After a few days in Nepal I am both pleased with my risk management of the trip and disappointed at how overwhelming the task has been. And it makes me reflect on an idea that came to mind that Nepal and the Nepalese people are not managing risk, there is an absence of plan for risk management so that when things go wrong things go badly wrong.
I am pleased that my packing and sorting of things, taking things out and putting things back in bags, for several days, has lead to loss of just two handkerchiefs and one water bottle and some notes on paper, so not so bad. Twice I have panicked that I have lost something only to find it in the mess that packing and unpacking creates. After several days the packing and unpacking process has become chaotic, greater self discipline was required and it became overwhelming, in the end everything was being taken out of bags and not enough planning for putting it back again (as there was for the first pack. The trouble is tiredness after flying, the sense of what to do when and how gets lost, so the packing plan needs to be written down, not just something carried in my head. Next time I will do better.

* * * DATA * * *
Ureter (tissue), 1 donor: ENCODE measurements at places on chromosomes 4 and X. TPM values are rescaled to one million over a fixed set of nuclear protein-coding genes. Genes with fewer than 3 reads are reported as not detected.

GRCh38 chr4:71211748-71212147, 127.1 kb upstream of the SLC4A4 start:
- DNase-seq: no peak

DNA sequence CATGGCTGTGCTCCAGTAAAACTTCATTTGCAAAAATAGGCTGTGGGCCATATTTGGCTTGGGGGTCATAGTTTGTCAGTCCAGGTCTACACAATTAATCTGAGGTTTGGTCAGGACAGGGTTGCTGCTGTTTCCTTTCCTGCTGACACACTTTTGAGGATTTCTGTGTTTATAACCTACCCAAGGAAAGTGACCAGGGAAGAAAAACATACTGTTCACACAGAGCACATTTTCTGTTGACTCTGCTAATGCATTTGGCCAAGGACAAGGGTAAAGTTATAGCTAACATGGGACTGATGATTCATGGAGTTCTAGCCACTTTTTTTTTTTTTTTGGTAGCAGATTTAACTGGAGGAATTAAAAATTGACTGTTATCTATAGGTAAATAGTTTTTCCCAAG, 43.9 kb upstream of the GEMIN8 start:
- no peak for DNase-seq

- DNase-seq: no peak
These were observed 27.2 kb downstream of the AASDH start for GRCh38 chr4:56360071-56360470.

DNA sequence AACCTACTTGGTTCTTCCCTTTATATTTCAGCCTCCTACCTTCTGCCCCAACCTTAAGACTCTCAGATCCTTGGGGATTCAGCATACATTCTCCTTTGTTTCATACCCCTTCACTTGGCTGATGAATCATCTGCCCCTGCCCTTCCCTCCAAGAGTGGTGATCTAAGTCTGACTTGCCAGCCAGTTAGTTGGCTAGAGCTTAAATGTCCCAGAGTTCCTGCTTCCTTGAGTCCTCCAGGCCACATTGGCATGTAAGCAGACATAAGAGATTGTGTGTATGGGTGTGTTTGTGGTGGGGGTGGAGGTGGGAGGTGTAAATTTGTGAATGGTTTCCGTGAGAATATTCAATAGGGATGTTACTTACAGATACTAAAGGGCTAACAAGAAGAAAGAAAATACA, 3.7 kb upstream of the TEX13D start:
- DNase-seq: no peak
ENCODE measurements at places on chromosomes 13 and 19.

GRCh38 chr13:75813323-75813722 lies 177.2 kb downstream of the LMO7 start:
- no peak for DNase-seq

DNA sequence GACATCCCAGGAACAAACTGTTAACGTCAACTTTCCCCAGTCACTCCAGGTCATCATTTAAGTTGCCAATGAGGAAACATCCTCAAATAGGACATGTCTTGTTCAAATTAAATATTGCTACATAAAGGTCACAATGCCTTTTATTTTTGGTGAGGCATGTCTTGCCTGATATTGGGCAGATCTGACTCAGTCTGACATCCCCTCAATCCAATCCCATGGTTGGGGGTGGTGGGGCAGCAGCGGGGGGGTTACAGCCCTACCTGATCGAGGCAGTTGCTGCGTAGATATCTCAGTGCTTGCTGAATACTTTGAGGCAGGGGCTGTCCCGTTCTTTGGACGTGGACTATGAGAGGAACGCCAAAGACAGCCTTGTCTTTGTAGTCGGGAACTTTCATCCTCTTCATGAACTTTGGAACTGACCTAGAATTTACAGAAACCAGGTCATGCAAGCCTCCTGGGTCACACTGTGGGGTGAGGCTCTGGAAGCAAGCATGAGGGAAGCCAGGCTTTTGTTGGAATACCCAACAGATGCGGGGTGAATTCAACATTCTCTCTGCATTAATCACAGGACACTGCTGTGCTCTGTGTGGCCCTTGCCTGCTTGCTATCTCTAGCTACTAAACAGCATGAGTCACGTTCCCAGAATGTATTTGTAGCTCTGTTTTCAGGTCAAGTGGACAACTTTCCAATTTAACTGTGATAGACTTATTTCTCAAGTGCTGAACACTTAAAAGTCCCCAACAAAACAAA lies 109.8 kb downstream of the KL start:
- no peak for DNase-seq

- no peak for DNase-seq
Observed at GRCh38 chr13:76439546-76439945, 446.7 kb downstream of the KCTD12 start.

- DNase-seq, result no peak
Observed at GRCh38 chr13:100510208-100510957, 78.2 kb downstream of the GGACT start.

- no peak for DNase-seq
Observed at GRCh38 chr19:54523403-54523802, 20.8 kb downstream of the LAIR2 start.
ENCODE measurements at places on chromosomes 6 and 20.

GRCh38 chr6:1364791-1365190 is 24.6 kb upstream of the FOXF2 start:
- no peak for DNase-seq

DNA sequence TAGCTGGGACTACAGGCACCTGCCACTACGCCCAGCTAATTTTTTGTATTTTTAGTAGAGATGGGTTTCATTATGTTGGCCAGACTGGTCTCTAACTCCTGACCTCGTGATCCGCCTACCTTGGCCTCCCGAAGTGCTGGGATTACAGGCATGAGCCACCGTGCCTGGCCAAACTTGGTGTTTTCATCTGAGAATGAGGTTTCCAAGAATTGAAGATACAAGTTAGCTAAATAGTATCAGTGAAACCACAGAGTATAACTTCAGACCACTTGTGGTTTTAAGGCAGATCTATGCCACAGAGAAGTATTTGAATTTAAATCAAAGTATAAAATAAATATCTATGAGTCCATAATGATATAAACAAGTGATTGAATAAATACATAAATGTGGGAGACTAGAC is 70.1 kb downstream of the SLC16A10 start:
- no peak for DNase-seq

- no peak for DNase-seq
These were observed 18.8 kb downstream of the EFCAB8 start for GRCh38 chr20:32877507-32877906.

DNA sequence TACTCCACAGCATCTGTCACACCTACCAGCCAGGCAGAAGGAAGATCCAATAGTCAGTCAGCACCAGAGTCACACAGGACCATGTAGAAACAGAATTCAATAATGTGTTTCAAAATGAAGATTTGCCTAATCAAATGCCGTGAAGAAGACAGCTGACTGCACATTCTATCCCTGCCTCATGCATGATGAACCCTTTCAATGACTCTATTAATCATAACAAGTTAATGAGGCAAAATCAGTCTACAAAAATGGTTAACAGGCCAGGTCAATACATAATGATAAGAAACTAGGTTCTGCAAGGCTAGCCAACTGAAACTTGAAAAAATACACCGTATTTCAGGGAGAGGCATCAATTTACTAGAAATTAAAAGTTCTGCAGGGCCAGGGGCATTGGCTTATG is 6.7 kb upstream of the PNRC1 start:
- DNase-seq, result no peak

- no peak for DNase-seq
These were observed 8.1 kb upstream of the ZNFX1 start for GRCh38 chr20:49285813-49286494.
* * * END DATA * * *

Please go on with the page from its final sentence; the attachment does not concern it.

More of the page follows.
Nepal is wonderful, well, what I have seen so far, great people, great food, lovely cool rain, which starts and stops with a little warning, but not much. But it is very clear from the moment you arrive that things are not planned, lots of signs that mean nothing to the the weary traveller, lots of people who want to be helpful but the processes, for example, for immigration, and way too complicated than seems necessary. Why did they not seem to think that anyone would buy a Visa on entry when all the indications were this was the easiest thing to do? Why was the man for the buying of Visas not there when the plane from Singapore had just arrived?
Then there is the chaos on the roads, being dug up but not covered, anywhere it seems. Maybe they did them up in the wet season and lay them in the dry season, but that seems a bit crazy to me. So the holes in the road are not just the rains, they are from people with shovels who have dug holes so big that cars have to avoid them, yet no-one is anywhere fixing them, not as far as I could see.
And then there is the problem of the rubbish, things get dumped, on the roadside, in the river, even down the hillside by the Stupa. There are not enough waste dumps I am told, but it needs more than more waste dumps, it needs management of risk, it needs planning.
I have talked about plans with my new friends here, and planning for personal life and for business seems not the done thing. It is not the same as in Spain, que sera, but more, and I need to think more about why. I need to understand the people more. But this will be a returning theme I think. For now, Dhaneyabat, thank you, to all my neew Nepalese friends, for their wonderful hospitality.